“Please remember the words, very simple. Forest management. Please remember that,” said President Trump, in Sacramento on Monday for a meeting with Gov. Gavin Newsom. The president contended that brush and dead trees in California’s forests are “like a matchstick.” Gov. Newsom countered that “The hots are getting hotter, the dries are getting drier... something happened to the plumbing of the world. Climate change is real and exacerbating this.”
Chester Nez grew up on the “Checkerboard,” an area of land broken up into privately owned plots adjacent to the Navajo reservation in northern New Mexico. There, his family tended its herds of sheep and goats, eking out a living through subsistence farming, much as their Navajo ancestors had done in the difficult environment. By modern standards, they would be considered to be living in near extreme poverty.
It was the era of the Dust Bowl. High temperatures and severe drought combined with traditional and early mechanized farming methods to dry out and loosen the topsoil in the nation’s southwestern plains. Topsoil that blew away with the winds in massive dust clouds during the 1930s. It was both an economic and environmental disaster.
Actress Jennifer Garner (13 Going on 30) recently asked Dr. Anthony Fauci, “When are we going to be able to sit in a theater and watch our favorite performers up on stage again?” Dr. Fauci, a member of the White House Coronavirus Task Force, replied, “I think it’s going to be a combination of a vaccine that has been around for almost a year and good public-health measures,” adding that a vaccine was unlikely by November. This was hardly the doctor’s only venture into prophecy.
As I walk around Berlin, I remember a song about the Wall by the famous Spanish singer Joaquín Sabina that loosely translated begins like this: “That guy who goes to the golf club / if you saw him yesterday / yelling “Yankee go home” / chanting Fidel’s slogans / Today he has a cobblestone, in his office, of the Berlin Wall.”
Critics say it is a song against capitalism. No: it is against the cynicism of those idealists who wanted to bring the communist paradise to Earth and, when everything collapsed, gave up their ideals for naked opportunism. In the three decades since the fall of the Wall—and the release of Sabina’s song—Berlin has experienced two contradictory things: a cultural revival and a rise in political cynicism representative of the mood that seems to dominate much of eastern Germany.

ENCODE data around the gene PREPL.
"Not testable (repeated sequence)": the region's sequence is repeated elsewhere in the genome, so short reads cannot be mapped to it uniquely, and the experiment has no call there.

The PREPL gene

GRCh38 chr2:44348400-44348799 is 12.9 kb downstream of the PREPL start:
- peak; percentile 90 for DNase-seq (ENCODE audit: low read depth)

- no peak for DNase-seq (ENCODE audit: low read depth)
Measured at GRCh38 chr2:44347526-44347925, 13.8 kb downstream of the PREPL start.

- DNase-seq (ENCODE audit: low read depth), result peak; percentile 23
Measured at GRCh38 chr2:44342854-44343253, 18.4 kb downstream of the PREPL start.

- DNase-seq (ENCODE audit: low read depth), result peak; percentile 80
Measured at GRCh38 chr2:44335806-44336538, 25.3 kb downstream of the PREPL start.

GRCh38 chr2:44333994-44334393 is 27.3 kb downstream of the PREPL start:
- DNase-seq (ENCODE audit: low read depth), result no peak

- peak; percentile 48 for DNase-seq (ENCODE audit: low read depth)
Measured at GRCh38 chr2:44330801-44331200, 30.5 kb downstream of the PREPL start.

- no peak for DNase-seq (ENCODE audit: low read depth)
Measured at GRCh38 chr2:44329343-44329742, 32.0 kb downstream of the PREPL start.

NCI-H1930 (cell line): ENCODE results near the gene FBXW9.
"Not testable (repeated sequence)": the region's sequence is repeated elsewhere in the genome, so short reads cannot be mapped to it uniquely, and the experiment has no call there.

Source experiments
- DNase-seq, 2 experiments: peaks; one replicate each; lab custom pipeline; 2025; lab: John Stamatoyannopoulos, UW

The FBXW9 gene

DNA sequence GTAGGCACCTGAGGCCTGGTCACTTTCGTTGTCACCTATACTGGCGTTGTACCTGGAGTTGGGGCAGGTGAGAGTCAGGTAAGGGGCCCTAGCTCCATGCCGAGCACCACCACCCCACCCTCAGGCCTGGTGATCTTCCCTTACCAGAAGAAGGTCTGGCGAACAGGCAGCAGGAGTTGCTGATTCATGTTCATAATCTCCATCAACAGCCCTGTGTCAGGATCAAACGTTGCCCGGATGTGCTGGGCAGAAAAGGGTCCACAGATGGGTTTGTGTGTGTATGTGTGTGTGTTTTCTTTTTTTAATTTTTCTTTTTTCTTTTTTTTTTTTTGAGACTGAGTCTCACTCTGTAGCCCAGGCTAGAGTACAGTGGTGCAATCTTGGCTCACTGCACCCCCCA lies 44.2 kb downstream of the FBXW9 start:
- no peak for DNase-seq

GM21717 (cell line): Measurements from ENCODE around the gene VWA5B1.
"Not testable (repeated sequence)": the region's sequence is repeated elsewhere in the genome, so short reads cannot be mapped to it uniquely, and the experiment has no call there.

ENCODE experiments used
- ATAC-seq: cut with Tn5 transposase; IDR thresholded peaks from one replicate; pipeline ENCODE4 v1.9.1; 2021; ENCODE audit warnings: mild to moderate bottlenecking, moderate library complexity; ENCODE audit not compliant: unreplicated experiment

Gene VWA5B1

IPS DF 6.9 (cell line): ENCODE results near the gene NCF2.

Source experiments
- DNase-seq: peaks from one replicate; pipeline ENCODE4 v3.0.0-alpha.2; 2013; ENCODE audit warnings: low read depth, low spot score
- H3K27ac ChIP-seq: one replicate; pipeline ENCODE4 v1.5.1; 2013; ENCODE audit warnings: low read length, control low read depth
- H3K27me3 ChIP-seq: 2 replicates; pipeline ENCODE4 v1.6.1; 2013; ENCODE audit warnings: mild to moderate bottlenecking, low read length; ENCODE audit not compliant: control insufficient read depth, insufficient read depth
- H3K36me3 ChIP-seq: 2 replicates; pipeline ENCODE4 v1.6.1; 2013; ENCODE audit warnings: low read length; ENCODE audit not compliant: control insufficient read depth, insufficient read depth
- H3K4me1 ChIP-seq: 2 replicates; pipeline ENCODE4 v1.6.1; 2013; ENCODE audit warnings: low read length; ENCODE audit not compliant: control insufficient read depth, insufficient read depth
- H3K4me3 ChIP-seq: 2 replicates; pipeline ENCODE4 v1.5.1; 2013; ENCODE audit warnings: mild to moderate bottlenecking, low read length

The Trump administration is calling a halt to “critical race theory” training now pervasive in federal government agencies, including the FBI. The terminology here could stand some clarification.
“Critical” is a meaningless modifier meant to impart legitimacy to a system of racist indoctrination. Critical race theory divides humankind into an oppressor class and a victim class. People from one racial group, those who look like John F. Kennedy, Rosalynn Carter and Madonna, are default members of the oppressor “white” group, regardless of anything they might have done or said.
We are all different and all unique, and I try to treat everybody as an individual rather than stereotyping them as belonging to some group. I do my best to treat everyone with the same respect I’d like them to extend to me. But I confess to being un-woke and not understanding the logic behind some aspects of woke culture and identity issues.
I’m focusing on two of those issues here, prompted by this article in The New Yorker.
Proposition 14, according to California’s legislative analyst, “Authorizes Bonds to Continue Funding Stem Cell and Other Medical Research.” A “yes” vote means “the state could sell $5.5 billion in general obligation bonds primarily for stem cell research.” As David Jensen notes at Capitol Weekly, there’s a bit more to it.
The $5.5 billion would extend the California Institute for Regenerative Medicine (CIRM), created by the $3 billion Proposition 71 in 2004. This measure, authored by real estate developer Robert Klein, promised life-saving cures for Parkinson’s Alzheimer’s and other diseases. A ballpark figure for the number of certified life-saving cures and therapies CIRM produced in 16 years is zero. Proposition 71 also promised more than $1 billion for state coffers, but as Jensen notes, royalties to date have totaled only $462,433. CIRM failed to accomplish its stated goal, and now it wants to conduct research on “therapy delivery” and “aging as a pathology” along with “vital research opportunities,” not related to stem cells.
The Congressional Budget Office has just released a dismal update of the 10-year budget projections it released just six months ago. The update reveals how much the U.S. government’s fiscal outlook has changed for the worse because of COVID-19.
That impact starts with a picture of just how big a hole COVID-19 has blown in the U.S. government’s budget. The chart below indicates the CBO believes the federal budget deficit will reach 16% of GDP in 2020.
The media in its “reporting” of NFL fans’ reaction to wokeness on the football field lets us know what “good people” should think. Just take a look at a few headlines:
- From NBC News: K.C. Chiefs fans’ booing moment of unity for ‘ongoing fight for equality’ mars NFL home opener
- The Kansas City Star: After shameful boos during Chiefs opener, we all should do some soul searching
- Sports Illustrated: Kansas City Chiefs Fans Make NFL Opener About Everything But Football: Unchecked
- The Guardian: Fans boo moment of silence to acknowledge inequality in NFL opener
At $541 billion, the Paycheck Protection Program (PPP) is the largest component of the federal government’s emergency COVID-19 relief program.
That’s an absolutely massive amount of money for politicians and bureaucrats to spend under normal circumstances, much less today’s. If the PPP were a regular discretionary line item expenditure in the federal budget, it would rank only behind national defense in 2020.